Books: Politician from Dayton was big burr beneath Abe Lincoln’s saddle

Clement Vallandigham was probably the best known politician in our region 160 years ago yet he is relatively unknown today. In 1860 Vallandigham was elected to Congress to represent the Dayton area.

The election of 1860 was fraught. When the Republican Abraham Lincoln won the presidency the rupture of our national union was imminent. Southern states started seceding. Vallandigham, a Democrat, was harshly critical of every move Lincoln made.

Vallandigham was what was known as a Copperhead, the faction within the Democrats who opposed what became the Civil War. Formerly he had been the editor of the Dayton Daily Empire, the pro-Democrat newspaper.

At that time the Democrats were the only truly national party. The Republicans were a fairly new political entity with virtually no supporters in the southern states. It is easy to forget that Lincoln became our first Republican president.

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In his book “Lincoln’s Northern Nemesis: The War Opposition and Exile of Ohio’s Clement Vallandigham” Martin Gottlieb revisits those turbulent years and shows us how this mostly forgotten firebrand finally crossed a line and was punished for doing so.

The Dayton Daily Empire espoused Copperhead views while the Dayton Journal advocated Republican agendas. That was the way it was in towns of any size. Emotions got charged. A mob burned a newspaper office in Dayton. While firemen were dousing the flames, a rabble rouser began slicing the fire hose; he was shot dead on the spot.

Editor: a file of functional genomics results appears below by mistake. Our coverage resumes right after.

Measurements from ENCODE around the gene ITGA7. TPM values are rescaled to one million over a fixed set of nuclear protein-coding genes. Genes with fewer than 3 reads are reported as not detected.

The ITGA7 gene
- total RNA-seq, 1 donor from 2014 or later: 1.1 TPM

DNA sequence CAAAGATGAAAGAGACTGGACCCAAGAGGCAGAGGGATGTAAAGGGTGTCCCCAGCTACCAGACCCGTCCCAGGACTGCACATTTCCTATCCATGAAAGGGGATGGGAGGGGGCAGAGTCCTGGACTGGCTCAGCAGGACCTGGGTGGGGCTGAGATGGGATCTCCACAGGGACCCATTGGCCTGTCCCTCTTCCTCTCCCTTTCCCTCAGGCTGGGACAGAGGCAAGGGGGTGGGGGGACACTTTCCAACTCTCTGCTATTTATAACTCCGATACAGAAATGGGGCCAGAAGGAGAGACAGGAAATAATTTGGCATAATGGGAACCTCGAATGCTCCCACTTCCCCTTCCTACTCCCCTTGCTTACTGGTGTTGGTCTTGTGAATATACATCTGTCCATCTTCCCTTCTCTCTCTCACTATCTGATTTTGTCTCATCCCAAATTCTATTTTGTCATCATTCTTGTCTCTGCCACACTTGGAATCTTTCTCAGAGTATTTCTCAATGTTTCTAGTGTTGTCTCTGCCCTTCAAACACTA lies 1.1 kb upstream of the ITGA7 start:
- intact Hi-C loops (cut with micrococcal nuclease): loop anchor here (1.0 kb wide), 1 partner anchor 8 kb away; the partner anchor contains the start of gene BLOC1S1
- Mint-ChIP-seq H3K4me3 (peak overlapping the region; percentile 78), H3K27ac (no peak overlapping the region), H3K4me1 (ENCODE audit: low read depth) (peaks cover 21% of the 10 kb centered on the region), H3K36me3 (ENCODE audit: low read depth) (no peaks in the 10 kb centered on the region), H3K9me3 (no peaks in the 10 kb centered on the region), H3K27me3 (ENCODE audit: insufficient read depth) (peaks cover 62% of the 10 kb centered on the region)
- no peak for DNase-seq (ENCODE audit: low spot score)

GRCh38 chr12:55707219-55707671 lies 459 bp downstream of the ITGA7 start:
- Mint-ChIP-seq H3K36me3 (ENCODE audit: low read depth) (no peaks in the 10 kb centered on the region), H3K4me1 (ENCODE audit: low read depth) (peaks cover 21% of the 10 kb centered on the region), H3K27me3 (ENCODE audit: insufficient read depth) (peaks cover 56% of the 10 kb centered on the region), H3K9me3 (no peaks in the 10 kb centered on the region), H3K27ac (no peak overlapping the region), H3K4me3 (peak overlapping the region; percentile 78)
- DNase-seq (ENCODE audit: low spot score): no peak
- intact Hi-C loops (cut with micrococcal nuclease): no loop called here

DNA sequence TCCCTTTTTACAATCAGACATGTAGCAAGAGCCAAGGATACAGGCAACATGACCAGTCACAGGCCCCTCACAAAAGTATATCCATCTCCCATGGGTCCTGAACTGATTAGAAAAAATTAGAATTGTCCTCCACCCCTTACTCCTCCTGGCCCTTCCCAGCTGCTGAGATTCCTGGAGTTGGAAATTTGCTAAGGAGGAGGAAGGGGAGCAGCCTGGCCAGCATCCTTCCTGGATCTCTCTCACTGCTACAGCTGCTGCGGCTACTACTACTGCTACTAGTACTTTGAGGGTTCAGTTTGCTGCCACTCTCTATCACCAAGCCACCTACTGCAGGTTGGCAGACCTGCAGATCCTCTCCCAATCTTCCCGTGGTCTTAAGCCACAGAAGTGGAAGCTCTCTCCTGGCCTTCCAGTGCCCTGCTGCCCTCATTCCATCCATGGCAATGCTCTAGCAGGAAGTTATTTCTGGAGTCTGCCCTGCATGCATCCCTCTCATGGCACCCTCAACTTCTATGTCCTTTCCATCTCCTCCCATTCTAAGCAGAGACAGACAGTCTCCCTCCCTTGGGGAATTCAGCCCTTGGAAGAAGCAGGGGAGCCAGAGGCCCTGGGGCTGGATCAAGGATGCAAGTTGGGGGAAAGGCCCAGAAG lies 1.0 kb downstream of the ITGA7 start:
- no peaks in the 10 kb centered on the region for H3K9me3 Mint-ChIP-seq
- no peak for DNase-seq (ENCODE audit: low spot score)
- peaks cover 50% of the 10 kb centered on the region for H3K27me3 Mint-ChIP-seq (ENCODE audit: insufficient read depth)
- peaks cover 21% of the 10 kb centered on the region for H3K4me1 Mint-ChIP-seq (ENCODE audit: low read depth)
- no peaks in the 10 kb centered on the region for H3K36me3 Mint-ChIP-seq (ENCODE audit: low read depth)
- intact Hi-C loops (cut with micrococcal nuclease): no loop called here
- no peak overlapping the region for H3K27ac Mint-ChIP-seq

Gottlieb had a long career as a newspaperman, for 27 years he wrote editorials for the Dayton Daily News. Gottlieb spent a year and a half sifting through newspaper archives at the Dayton Metro Library researching Vallandigham’s story.

Vallandigham, a silver-tongued orator, gave one too many speeches. The Republicans managed to defeat him when he ran for re-election to Congress in 1862. Then he gave a speech in which he went too far. The Army arrested him. In the middle of the night a large number of troops marched to his home in Dayton and hauled him out of his bedroom.

Gottlieb writes: ”Vallandigham was not charged with expressing actual sympathy for the enemy. He was not charged with calling upon troops to desert, or upon citizens not to enlist or to resist the draft. He was not charged with calling for any other illegal acts. Nor was he charged with breaking any law.”

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Even so, he had annoyed the wrong people. Following a speedy military trial he got sentenced to prison. Quickly reconsidering the public relations aspects of the situation, they then chose to exile him instead. They took him to Tennessee and dumped him with the Confederate forces. Vallandigham ended up in Canada. When Democrats nominated him to run for Ohio governor he conducted a renegade outsider campaign from Ontario. He lost that one, too.

In a bizarre postscript Gottlieb reveals how Clement Vallandigham died. His shockingly absurd demise came while he was practicing law. It was a baffling conclusion to a dramatic existence.

Vick Mickunas of Yellow Springs interviews authors every Saturday at 7 a.m. and on Sundays at 10:30 a.m. on WYSO-FM (91.3). For more information, visit www.wyso.org/programs/book-nook. Contact him at vick@vickmickunas.com

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